Every parent of a young addict hopes and prays that TODAY will be the day that addiction ends and sobriety and recovery begins. None of is knows how long the journey will go on. All along though, we must maintain hope – for ourselves and for our young addicts.
Several years after writing this column, after lots and lots of hoping (and other things), that day came. My son made that choice on July 11, 2014, and I’ve never been so grateful.
One of the most difficult and saddest aspects of Midwestern Mama’s experience with a young addict was her son’s homelessness. Nothing in this experience broke her heart more.
As we head into the Independence Day weekend, I remember how chained my son was to his addiction. Just a few years back, my son was homeless. I wrote about this for the Pioneer Press in January 2012.A Real Mom 1-6-12 Where Will He Sleep Tonight?
Each day, I would pray for his freedom from chemical dependency and for his choice to become sober. For me, and I think for him, the homelessness was the most devastating part of the addiction experience. I wish it on no one.
Today, I am grateful that he is sober – one year on July 11, 2015, and successfully living at home with our family.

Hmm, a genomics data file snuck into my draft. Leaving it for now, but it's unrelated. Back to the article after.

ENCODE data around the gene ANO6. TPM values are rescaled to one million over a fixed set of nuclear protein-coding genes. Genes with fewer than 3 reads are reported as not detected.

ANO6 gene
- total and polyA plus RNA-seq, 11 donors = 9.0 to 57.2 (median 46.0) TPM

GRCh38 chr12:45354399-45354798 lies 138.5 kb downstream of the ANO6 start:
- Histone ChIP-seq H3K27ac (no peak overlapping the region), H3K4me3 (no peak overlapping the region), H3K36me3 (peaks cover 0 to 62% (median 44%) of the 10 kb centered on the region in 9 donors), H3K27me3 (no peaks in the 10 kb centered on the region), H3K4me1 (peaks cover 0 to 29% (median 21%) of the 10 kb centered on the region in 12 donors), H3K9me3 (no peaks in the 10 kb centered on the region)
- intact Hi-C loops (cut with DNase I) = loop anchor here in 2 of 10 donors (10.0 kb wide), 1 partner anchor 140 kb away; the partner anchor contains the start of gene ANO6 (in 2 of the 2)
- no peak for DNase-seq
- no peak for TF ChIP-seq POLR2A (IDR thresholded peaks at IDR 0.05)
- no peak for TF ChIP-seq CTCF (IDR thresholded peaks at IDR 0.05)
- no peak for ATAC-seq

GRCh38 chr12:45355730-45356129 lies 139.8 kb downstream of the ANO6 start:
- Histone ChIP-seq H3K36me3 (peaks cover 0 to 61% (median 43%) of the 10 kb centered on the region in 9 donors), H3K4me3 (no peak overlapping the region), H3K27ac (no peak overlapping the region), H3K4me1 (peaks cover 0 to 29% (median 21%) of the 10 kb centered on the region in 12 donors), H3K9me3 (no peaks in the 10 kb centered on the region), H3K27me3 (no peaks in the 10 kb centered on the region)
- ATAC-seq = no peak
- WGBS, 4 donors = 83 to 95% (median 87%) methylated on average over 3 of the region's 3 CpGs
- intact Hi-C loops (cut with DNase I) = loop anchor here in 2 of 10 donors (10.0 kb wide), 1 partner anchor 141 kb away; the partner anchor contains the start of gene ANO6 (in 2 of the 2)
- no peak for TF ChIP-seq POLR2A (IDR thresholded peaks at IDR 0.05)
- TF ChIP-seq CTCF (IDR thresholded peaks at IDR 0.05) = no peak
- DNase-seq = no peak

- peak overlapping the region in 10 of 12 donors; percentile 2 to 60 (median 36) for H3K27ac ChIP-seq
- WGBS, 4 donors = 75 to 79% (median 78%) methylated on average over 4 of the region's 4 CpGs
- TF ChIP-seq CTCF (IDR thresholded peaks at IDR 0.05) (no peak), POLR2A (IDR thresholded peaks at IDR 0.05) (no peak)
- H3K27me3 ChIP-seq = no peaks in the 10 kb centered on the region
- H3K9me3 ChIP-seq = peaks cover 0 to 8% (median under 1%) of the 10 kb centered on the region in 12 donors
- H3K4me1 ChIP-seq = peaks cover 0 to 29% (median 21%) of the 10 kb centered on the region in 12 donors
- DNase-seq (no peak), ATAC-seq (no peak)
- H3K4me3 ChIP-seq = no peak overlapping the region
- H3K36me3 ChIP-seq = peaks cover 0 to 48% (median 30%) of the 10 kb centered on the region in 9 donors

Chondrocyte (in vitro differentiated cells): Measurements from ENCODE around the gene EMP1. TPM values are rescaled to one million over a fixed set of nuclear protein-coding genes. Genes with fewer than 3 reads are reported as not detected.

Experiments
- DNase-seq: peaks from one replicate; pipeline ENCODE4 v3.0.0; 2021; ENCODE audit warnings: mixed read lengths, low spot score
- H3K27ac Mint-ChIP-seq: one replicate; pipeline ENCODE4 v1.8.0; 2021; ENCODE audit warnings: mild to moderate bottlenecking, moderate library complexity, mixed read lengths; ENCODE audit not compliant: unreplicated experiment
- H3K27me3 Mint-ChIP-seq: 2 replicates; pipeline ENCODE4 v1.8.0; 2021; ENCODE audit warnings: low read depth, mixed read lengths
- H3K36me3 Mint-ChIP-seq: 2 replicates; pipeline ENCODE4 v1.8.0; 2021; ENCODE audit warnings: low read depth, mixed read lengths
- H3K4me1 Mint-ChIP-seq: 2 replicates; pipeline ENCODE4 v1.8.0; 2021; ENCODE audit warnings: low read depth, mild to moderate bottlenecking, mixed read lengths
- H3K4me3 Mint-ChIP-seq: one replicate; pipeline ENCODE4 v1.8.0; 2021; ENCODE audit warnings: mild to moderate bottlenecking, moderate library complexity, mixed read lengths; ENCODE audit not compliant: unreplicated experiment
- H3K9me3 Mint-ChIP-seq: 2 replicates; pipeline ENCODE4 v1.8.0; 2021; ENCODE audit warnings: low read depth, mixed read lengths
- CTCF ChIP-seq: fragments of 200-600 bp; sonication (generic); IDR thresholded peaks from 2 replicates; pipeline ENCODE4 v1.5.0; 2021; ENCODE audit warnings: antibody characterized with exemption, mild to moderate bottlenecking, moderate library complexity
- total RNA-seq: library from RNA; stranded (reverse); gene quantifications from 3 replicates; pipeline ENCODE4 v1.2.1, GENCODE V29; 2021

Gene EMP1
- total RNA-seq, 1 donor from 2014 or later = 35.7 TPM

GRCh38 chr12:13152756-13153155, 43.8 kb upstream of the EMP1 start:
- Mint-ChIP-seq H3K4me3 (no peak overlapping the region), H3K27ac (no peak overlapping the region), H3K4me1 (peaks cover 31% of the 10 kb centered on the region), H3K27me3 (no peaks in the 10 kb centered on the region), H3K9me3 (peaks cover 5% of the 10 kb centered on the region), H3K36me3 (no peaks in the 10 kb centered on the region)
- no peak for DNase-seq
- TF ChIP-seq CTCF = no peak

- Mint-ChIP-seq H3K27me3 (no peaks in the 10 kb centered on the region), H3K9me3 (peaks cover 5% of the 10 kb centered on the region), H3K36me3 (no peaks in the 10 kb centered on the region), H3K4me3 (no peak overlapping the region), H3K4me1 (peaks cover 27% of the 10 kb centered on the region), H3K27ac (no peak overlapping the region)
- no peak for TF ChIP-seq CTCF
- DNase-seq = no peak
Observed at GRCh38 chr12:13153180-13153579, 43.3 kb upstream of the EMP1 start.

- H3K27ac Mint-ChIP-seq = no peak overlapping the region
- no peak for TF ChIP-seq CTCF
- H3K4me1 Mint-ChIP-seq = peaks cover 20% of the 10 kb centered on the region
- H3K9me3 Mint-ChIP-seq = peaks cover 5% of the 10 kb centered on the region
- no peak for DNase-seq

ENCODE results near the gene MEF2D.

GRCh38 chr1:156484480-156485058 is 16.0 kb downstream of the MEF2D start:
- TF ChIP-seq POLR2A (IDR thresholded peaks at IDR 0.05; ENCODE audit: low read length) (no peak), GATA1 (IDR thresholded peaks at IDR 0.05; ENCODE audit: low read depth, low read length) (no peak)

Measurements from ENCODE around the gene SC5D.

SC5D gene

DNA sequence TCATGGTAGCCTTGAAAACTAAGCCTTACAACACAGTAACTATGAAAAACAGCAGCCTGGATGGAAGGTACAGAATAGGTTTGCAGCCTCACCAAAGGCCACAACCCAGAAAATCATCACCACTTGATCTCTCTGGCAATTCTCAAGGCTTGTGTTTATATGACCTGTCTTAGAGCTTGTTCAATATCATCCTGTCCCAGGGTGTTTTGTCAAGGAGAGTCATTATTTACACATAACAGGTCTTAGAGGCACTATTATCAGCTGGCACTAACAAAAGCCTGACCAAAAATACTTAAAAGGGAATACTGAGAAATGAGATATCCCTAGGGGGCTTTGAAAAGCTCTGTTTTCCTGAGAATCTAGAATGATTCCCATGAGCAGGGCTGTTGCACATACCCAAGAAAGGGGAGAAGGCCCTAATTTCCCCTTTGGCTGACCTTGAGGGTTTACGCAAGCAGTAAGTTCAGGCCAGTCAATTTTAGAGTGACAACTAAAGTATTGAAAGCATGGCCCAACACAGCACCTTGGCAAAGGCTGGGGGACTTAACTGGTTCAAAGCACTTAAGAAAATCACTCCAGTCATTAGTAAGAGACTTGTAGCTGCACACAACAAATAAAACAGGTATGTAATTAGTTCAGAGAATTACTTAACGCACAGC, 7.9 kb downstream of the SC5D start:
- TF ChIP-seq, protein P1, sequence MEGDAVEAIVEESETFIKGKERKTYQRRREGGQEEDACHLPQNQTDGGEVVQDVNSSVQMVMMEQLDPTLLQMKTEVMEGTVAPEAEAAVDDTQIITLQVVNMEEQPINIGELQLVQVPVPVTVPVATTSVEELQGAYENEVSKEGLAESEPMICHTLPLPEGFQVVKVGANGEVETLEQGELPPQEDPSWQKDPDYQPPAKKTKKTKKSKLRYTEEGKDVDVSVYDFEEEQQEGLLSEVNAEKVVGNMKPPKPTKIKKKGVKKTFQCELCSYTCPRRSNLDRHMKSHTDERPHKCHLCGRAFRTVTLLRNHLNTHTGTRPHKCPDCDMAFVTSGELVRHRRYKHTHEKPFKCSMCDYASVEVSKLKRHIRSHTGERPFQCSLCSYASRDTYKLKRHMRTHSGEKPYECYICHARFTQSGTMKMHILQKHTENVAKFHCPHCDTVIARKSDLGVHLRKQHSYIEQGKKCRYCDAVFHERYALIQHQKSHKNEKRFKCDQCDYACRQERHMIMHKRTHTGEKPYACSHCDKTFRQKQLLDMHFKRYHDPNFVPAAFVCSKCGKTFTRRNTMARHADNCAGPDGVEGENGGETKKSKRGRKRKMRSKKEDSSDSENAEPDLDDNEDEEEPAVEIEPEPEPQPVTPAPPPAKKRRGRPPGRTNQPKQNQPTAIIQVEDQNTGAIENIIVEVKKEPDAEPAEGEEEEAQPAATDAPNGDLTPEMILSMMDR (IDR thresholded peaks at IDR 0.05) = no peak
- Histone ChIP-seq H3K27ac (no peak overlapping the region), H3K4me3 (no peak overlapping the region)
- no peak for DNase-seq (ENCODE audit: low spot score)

It’s not what you think! Midwestern Mama hit on a “PC” approach to parenting a young addict. It’s highlighted in a column from a few years back when her son was really struggling.
Back in 2011, Midwestern Mama discovered and shared that recovery isn’t just for the addict. Read her reflection on the value of self care, finding a guide and engaging with an online community.
Kids who are using drugs are particularly sneaky and the clues are often subtle. In this Pioneer Press column from 2011, Midwestern Mama writes about being vigilant in watching for clues.
For #TBT, Midwestern Mama explores the formation of parenting habits … three years ago via the St. Paul Pioneer Press.
Three years ago, Midwestern Mama contemplated what it would be like if her son could tell the truth for 24 hours. Here’s a column that ran in the St. Paul Pioneer Press. #TrustFeelsGood #OYACommunity
You know the saying … we’ve come a long way, baby. And thank goodness for that!